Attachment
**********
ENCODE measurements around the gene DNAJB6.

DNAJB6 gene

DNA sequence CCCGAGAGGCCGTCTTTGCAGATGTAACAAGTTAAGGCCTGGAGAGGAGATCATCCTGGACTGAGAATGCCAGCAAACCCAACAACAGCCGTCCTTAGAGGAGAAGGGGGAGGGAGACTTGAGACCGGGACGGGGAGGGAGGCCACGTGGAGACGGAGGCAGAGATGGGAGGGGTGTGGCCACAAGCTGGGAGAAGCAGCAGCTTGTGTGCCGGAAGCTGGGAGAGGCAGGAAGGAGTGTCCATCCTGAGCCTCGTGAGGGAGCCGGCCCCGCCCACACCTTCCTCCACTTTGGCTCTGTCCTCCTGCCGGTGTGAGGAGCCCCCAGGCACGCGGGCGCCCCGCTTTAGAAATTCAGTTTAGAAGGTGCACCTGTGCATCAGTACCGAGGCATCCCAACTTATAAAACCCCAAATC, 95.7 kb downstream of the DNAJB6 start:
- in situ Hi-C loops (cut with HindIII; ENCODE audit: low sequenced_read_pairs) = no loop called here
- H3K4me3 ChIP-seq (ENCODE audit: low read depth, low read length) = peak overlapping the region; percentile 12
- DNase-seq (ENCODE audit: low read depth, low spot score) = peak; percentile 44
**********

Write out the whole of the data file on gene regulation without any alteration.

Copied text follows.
ENCODE measurements around the gene DNAJB6.

DNAJB6 gene

DNA sequence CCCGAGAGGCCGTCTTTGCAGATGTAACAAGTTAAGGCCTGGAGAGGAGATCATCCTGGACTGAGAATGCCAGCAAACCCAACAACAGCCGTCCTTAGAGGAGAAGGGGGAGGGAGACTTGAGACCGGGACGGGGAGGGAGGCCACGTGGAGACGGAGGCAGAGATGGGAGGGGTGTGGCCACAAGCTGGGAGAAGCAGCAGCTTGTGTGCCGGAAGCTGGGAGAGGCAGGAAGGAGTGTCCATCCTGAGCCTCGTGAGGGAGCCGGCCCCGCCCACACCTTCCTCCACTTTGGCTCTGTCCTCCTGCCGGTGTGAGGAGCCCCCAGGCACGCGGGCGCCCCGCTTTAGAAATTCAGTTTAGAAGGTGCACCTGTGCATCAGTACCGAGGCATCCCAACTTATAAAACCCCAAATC, 95.7 kb downstream of the DNAJB6 start:
- in situ Hi-C loops (cut with HindIII; ENCODE audit: low sequenced_read_pairs) = no loop called here
- H3K4me3 ChIP-seq (ENCODE audit: low read depth, low read length) = peak overlapping the region; percentile 12
- DNase-seq (ENCODE audit: low read depth, low spot score) = peak; percentile 44